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Saturday, 7 May 2022
How do startup founders handle really bad days?
By not giving up.
In the journey of building Cogno AI, I have faced a bunch of really bad days. When I say really bad, I mean situations where we almost shut down.
I started Cogno AI in April 2017, with a friend of mine from IIT Bombay. Both of us knew each other for almost 4 years at that time, and so, we thought that we will make a good team. Unfortunately, there was a huge mismatch in our backgrounds, aspirations, work style, and most importantly vision. I came from a small middle-class family and so, a few crores of business opportunity was a big thing for me. That, unfortunately, wasn’t the case with my friend who came from a relatively well-to-do family.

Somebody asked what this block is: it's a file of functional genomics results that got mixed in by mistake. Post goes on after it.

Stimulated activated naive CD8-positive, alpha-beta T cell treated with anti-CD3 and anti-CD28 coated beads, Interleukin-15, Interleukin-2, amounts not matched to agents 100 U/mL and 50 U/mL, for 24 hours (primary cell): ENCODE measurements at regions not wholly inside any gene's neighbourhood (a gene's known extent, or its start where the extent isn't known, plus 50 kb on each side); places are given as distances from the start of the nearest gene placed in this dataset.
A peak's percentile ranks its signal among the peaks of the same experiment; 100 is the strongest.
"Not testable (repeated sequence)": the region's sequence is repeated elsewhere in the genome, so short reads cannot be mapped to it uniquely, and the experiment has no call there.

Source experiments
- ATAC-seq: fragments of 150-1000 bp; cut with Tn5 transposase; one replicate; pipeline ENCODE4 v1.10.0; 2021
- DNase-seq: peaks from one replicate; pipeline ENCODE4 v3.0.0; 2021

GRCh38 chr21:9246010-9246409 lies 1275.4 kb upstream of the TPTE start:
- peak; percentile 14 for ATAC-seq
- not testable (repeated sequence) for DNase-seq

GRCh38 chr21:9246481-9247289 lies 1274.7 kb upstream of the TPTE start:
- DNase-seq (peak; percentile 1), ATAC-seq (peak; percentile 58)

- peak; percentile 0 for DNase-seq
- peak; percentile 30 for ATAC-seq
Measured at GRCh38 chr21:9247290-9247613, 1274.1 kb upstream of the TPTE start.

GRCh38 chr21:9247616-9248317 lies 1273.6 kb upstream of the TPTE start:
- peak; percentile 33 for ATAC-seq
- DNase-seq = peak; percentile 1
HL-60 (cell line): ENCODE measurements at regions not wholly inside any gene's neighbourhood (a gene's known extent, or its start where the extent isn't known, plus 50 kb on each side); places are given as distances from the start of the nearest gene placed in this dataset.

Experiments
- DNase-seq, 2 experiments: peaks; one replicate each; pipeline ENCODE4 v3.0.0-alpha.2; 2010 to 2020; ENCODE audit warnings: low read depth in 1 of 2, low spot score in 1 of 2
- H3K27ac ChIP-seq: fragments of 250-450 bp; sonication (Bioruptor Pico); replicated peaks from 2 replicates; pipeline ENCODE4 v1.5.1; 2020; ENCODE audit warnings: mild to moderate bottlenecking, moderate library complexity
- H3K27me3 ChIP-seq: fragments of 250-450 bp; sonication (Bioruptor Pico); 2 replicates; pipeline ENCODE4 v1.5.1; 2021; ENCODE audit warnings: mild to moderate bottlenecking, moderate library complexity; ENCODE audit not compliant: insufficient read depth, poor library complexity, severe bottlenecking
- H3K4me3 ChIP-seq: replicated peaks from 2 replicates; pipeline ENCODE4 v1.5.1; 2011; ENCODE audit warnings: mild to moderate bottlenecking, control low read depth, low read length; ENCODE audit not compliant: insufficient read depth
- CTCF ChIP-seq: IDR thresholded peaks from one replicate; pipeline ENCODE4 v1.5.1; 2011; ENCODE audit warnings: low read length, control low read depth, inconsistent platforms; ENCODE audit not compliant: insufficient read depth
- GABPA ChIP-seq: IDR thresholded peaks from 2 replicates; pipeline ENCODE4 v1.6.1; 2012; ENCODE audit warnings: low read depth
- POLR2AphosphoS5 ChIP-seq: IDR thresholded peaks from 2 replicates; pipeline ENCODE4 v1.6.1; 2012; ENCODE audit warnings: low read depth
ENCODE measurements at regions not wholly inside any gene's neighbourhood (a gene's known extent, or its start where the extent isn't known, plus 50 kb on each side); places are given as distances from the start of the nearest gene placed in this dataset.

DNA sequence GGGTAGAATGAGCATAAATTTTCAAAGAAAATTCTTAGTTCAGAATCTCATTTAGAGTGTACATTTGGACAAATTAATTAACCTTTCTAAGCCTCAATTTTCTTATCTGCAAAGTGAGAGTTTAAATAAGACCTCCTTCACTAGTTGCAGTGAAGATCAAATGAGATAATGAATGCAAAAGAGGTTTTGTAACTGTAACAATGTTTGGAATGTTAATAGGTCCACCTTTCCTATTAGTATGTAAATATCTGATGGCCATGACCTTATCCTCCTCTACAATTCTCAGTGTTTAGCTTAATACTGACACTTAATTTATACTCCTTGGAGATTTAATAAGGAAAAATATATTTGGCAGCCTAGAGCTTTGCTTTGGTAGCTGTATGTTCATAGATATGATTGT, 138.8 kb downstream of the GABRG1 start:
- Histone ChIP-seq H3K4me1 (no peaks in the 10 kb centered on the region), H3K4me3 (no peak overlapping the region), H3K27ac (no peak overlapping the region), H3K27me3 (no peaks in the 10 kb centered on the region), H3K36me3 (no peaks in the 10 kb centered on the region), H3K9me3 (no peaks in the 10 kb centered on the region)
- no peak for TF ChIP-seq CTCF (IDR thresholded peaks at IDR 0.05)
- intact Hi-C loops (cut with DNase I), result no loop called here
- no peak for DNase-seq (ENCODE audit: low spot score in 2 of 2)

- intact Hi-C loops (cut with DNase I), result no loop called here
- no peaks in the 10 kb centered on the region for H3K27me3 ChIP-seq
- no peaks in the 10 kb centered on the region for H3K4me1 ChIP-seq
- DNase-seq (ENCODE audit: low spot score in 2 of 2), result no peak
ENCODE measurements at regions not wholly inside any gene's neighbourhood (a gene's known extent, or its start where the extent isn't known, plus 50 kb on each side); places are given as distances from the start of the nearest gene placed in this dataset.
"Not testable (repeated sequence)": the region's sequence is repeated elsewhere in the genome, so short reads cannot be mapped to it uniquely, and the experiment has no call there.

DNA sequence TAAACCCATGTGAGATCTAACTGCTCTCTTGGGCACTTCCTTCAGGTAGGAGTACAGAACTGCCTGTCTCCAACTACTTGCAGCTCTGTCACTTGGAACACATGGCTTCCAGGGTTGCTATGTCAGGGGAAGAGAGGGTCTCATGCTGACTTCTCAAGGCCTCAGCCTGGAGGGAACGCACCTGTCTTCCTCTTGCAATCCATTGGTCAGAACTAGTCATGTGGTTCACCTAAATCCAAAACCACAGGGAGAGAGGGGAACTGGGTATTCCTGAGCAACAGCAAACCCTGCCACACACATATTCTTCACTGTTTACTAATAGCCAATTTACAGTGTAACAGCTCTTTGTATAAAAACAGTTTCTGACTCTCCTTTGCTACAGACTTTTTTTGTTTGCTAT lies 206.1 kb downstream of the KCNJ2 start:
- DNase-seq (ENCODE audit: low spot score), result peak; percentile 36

We also had a lot of differences in thinking. My friend wanted to do something unique - something which no one had done before and would be the first of its kind idea. He wanted to work on something super big and unique. On the other hand, I was of the view that, to begin with, we can start with something small, and later on, as we learn, we can always find adjacent revenue streams to grow our business.
My friend, therefore, was putting his hands on multiple things - algorithmic trading, education, enterprise SaaS, deep-tech, crypto-trading, etc. I was also a participant in this mistake of getting distracted. Needless to say, nothing worked out. After 16 months of fantastic start, nothing worked out for us and my friend, who was my former co-founder, quit the company with a short 2-day notice.